Lack of housing supply pulled national home sales to lowest level in 28 years in 2023. Will 2024 be a repeat? – Palo Alto Online

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Home sales last year dropped to the lowest level in nearly three decades, and despite a modest uptick in January, the housing market continues to have a deficit in housing inventory. Photo courtesy Getty Images.


  • Total annual home sales in the U.S. in 2023 dropped to the lowest level since 1995
  • The sale of existing homes in the U.S. slid 19% in 2023
  • In January 2024, the typical seller received 2.7 offers, and 16% of homes sold over list price
  • From March 2020 – January 2024, existing home prices climbed 35.7% 
  • From March 2020 – January 2024, household family income climbed 22.9%
  • At the end of 2023, 15% of metro areas had double-digit home price gains

It’s no surprise that demand for housing is higher than the number of available homes for sale. Insufficient housing inventory is a chronic problem across most of the nation – but just how out of sync it’s become is startling.

Home sales last year dropped to the lowest level in nearly three decades, and despite a modest uptick in January, the housing market continues to have a deficit in housing inventory, Jessica Lautz, deputy chief economist and vice president of research at the National Association of Realtors, testified during a hearing before the  House Committee on Financial Services Subcommittee on Housing and Insurance on March 20.

Existing home sales, which make up most of the housing market, slid 19% in 2023 from the prior year to 4.09 million, the worst annual level since 1995. In January, 1.1 million existing homes were available on the market. In comparison, there were 1.49 million existing homes available for purchase in March 2020, according to data from the National Association of Realtors. As a consequence of the underproduction of new homes, the typical age of homes purchased is 38 years, and 85% of homes purchased were existing homes, as opposed to newly built homes.

Fewer homes, higher prices

Lautz attributed the retraction in the housing market to fewer existing homes being put on the market, not enough new construction and an erosion in housing affordability.

Limited inventory is pushing home prices up and more potential buyers out of the market, Lautz said. 

The associations’ research confirms bidding wars for homes are more frequent due to the lack of housing inventory, Lautz said. She outlined research from the association showing that in January 2024, the typical seller received 2.7 offers, and 16% of homes sold were over the list price.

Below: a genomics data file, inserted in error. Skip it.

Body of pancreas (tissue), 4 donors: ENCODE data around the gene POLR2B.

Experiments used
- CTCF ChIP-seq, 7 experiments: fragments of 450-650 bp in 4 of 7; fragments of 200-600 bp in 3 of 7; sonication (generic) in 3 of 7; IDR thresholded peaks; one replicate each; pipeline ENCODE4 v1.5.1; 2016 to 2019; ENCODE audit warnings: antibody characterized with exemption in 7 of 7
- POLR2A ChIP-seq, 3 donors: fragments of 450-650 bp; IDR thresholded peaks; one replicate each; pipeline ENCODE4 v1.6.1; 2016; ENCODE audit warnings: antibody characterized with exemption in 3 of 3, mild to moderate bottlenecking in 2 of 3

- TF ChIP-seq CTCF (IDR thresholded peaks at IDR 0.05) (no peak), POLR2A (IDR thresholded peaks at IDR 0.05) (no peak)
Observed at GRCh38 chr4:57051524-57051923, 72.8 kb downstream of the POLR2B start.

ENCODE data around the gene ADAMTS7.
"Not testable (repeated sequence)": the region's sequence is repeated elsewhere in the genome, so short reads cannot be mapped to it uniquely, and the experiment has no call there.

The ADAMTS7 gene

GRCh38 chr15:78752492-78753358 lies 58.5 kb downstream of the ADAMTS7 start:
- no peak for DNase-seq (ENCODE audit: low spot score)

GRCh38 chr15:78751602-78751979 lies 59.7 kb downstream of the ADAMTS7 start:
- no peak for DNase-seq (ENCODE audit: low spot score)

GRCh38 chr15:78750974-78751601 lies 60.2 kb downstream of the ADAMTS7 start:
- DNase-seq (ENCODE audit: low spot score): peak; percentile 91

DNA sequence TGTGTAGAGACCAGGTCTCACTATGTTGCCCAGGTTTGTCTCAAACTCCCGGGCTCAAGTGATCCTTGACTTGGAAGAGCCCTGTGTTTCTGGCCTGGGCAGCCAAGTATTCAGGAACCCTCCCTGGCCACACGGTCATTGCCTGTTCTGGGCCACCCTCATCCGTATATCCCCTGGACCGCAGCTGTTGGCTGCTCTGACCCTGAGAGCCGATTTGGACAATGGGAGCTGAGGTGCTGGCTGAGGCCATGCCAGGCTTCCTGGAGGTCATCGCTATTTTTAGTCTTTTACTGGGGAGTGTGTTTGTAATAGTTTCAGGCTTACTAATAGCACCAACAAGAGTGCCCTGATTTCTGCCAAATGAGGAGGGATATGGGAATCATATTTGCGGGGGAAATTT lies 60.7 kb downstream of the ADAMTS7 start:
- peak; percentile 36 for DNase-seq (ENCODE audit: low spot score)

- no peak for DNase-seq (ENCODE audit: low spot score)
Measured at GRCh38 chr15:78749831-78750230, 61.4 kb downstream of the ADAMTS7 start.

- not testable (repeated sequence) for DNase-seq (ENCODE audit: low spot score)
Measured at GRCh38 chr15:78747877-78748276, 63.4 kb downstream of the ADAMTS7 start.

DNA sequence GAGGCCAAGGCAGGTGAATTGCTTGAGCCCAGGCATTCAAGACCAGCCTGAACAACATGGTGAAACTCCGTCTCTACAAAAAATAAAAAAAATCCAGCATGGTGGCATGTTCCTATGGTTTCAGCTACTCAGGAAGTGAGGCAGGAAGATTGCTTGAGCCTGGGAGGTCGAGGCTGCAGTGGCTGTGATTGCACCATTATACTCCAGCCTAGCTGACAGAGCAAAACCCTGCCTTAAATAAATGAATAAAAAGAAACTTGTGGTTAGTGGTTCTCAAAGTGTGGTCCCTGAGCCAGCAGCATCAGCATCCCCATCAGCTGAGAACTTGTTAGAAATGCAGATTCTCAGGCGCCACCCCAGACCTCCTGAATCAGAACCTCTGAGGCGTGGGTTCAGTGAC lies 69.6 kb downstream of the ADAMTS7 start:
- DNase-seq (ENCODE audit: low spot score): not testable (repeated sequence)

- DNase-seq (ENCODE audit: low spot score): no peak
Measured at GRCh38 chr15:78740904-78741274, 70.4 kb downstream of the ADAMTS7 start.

From March 2020 to this past January, existing home prices have climbed 35.7% while household family income has climbed 22.9%. In the fourth quarter of 2023, 15% of metro areas had double-digit home price gains.

“First-time home buyers continue to struggle to enter the housing market, lacking the housing equity that boosts the purchasing power of repeat buyers,” Lautz testified. 

First-time buyers accounted for 32% of primary residence buyers last year, which remains well under the historical norm of 40%, she said. 

While there is a smaller share of first-time buyers, they also are older than they have been historically. In the 1980s, the typical first-time buyer was in their late 20s; they are now in their mid-30s. Among first-time buyers who can enter the market successfully are those with household incomes of nearly $25,000 more compared to those who purchased homes during the previous year, Lautz said.

Lautz noted the homeownership rate has risen for each racial and ethnic group in the last decade, with Asian and Hispanic households at all-time highs. There still remains, however, a 28% percentage point difference in the homeownership rate between white and Black households. 

The upside for homeowners 

The typical homeowner has benefitted from the rise in home prices. The typical net worth of a homeowner in 2022, as reported by the Board of Governors of the Federal Reserve System, is just under $400,000, compared to just over $10,000 for a renter.

“The wealth held by homeowners is 40 times that of a renter,” Lautz said. “Housing wealth can be used to help children attend college, pay for remodeling costs on the home, in retirement or even help their own children achieve the dream of homeownership.”

Silicon Valley Association of Realtors (SILVAR) is a professional trade organization representing 5,000 Realtors and affiliate members engaged in the real estate business on the Peninsula and in the South Bay. SILVAR promotes the highest ethical standards of real estate practice, serves as an advocate for homeownership and homeowners, and represents the interests of property owners in Silicon Valley.

The term Realtor is a registered collective membership mark which identifies a real estate professional who is a member of the National Association of Realtors and who subscribes to its strict Code of Ethics.

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